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Methods Enzymol. 2011;490:1-29. doi: 10.1016/B978-0-12-385114-7.00001-5.

Methods for investigating the UPR in filamentous fungi.

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UMR PAVE No 77, IFR 149 QUASAV, Angers Cedex, France.

Abstract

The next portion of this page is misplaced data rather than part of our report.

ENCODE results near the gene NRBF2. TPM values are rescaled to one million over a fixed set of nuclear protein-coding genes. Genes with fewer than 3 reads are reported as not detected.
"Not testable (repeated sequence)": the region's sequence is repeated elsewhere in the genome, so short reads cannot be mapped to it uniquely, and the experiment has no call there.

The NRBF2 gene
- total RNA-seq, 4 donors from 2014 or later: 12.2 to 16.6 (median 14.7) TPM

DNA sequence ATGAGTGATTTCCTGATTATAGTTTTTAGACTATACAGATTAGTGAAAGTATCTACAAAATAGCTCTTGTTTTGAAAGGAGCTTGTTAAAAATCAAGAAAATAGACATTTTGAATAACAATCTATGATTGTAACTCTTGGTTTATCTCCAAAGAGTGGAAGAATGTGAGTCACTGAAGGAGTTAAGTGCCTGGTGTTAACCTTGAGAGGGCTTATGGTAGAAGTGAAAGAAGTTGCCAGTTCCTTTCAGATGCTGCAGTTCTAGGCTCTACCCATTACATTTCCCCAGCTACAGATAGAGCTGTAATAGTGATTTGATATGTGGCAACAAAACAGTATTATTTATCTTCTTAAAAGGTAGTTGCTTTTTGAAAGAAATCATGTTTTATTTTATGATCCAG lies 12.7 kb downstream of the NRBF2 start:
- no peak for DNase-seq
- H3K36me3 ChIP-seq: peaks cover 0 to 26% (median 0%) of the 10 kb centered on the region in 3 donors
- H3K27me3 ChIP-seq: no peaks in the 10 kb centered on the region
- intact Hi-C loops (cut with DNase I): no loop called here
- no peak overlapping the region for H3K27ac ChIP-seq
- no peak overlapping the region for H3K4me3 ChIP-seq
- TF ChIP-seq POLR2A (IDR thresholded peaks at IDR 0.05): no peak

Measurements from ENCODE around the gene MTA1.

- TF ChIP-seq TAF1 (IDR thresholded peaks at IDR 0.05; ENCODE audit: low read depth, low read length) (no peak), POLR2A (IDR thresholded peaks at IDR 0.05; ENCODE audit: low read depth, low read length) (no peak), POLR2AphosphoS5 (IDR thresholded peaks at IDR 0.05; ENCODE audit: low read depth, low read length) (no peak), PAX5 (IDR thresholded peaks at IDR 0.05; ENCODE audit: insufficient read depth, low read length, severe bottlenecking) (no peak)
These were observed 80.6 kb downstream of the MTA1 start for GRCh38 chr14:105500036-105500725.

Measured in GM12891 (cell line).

Filamentous fungi have a high-capacity secretory system and are therefore widely exploited for the industrial production of native and heterologous proteins. However, in most cases, the yields of nonfungal proteins are significantly lower than those obtained for fungal proteins. One well-studied bottleneck appears to be the result of slow or aberrant folding of heterologous proteins in the ER during the early stages of secretion within the endoplasmic reticulum, leading to stress responses in the host, including the unfolded protein response (UPR). Most of the key elements constituting the signal transduction pathway of the UPR in Saccharomyces cerevisiae have been identified in filamentous fungi, including the central activation mechanism of the pathway, that is, the stress-induced splicing of an unconventional (nonspliceosomal) intron in orthologs of the HAC1 mRNA. This splicing event relieves a translational block in the HAC1 mRNA, allowing for the translation of the bZIP transcription factor Hac1p that regulates the expression of UPR target genes. The UPR is involved in regulating the folding, yield, and delivery of secretory proteins and that has consequences for fungal lifestyles, including virulence and biotechnology. The recent releases of genome sequences of several species of filamentous fungi and the availability of DNA arrays, GeneChips, and deep sequencing methodologies have provided an unprecedented resource for exploring expression profiles in response to secretion stresses. Furthermore, genome-wide investigation of translation profiles through polysome analyses is possible, and here, we outline methods for the use of such techniques with filamentous fungi and, principally, Aspergillus niger. We also describe methods for the batch and controlled cultivation of A. niger and for the replacement and study of its hacA gene, which provides either a UPR-deficient strain or a constitutively activated UPR strain for comparative analysis with its wild type. Although we focus on A. niger, the utility of the hacA-deletion strategy is also described for use in investigating the virulence of the plant pathogen Alternaria brassicicola.

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